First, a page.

In the postwar period, the bell became a symbol of freedom used in the Cold War. The bell was chosen for the symbol of a savings bond campaign in 1950. The purpose of this campaign, as Vice President Alben Barkley put it, was to make the country "so strong that no one can impose ruthless, godless ideologies on us". In 1955, former residents of nations behind the Iron Curtain were allowed to tap the bell as a symbol of hope and encouragement to their compatriots. Foreign dignitaries, such as Israeli Prime Minister David Ben-Gurion and West Berlin Mayor Ernst Reuter were brought to the bell, and they commented that the bell symbolized the link between the United States and their nations. During the 1960s, the bell was the site of several protests, both for the civil rights movement, and by various protesters supporting or opposing the Vietnam War.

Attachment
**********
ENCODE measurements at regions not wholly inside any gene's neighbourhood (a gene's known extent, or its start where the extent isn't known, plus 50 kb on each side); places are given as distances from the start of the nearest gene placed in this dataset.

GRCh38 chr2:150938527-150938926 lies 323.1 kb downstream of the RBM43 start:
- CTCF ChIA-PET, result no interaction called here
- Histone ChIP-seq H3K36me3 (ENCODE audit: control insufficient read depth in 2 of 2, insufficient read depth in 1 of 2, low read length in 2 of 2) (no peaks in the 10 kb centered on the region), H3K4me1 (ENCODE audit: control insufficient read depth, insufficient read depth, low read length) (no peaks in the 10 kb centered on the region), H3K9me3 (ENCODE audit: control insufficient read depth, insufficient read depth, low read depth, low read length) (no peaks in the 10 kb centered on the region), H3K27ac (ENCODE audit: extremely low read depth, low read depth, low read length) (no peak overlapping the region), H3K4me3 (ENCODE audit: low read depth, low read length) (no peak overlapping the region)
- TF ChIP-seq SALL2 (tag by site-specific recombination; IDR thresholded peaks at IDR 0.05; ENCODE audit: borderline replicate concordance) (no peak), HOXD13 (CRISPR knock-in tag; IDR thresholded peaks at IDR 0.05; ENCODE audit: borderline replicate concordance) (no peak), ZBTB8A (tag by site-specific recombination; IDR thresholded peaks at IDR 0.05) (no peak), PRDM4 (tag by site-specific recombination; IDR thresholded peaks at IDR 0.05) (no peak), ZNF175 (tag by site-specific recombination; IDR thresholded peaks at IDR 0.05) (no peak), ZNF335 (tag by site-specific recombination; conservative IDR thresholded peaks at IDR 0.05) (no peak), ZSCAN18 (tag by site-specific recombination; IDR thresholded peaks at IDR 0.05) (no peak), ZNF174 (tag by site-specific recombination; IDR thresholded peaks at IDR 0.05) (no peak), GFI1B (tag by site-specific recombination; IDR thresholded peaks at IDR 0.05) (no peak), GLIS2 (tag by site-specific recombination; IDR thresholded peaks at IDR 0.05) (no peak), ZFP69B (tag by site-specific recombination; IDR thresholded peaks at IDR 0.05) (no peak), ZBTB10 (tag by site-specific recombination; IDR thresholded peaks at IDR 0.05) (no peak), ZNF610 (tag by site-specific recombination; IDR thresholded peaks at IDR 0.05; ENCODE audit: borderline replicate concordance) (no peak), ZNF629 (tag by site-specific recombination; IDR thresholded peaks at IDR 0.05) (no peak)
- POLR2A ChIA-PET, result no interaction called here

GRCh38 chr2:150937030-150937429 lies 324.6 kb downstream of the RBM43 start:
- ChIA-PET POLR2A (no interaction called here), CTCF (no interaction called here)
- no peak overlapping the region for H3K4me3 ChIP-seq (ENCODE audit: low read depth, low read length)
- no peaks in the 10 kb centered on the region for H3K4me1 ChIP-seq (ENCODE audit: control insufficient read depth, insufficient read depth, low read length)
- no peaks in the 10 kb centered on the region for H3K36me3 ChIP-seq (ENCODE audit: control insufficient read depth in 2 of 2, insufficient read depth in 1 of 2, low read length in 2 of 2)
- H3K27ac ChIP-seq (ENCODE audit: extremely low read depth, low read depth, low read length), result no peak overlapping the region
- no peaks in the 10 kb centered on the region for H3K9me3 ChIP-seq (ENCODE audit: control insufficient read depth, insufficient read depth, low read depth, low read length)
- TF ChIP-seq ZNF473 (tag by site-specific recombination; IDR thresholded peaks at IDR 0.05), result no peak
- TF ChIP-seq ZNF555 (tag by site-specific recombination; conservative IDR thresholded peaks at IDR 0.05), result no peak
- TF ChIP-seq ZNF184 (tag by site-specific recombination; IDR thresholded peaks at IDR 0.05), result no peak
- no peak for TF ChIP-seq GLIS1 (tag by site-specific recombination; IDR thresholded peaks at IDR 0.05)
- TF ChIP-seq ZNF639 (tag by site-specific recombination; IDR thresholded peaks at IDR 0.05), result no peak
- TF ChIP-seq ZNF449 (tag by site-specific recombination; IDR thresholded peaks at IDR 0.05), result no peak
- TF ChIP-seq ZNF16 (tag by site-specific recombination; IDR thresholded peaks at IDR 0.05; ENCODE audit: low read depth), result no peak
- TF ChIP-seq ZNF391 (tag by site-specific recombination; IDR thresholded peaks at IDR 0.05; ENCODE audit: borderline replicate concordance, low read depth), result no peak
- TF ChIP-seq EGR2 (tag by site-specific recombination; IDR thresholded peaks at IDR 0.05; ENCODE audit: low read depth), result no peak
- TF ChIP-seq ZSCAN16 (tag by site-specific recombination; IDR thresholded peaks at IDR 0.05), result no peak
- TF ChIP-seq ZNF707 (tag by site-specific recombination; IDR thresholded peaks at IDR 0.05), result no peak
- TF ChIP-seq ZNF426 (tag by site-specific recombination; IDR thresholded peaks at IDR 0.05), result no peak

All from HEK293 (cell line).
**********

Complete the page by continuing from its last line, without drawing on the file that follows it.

Almost from the start of its stewardship, the Park Service sought to move the bell from Independence Hall to a structure where it would be easier to care for the bell and accommodate visitors. The first such proposal was withdrawn in 1958, after considerable public protest. The Park Service tried again as part of the planning for the 1976 United States Bicentennial. The Independence National Historical Park Advisory Committee proposed in 1969 that the bell be moved out of Independence Hall, as the building could not accommodate the millions expected to visit Philadelphia for the Bicentennial. In 1972, the Park Service announced plans to build a large glass tower for the bell at the new visitors center at South Third Street and Chestnut Street, two blocks east of Independence Hall, at a cost of $5 million, but citizens again protested the move. Instead, in 1973, the Park Service proposed to build a smaller glass pavilion for the bell at the north end of Independence Mall, between Arch and Race Streets. Philadelphia Mayor Frank Rizzo agreed with the pavilion idea, but proposed that the pavilion be built across Chestnut Street from Independence Hall, which the state feared would destroy the view of the historic building from the mall area. Rizzo's view prevailed, and the bell was moved to a glass-and-steel Liberty Bell Pavilion, about 200 yards (180 m) from its old home at Independence Hall, as the Bicentennial year began.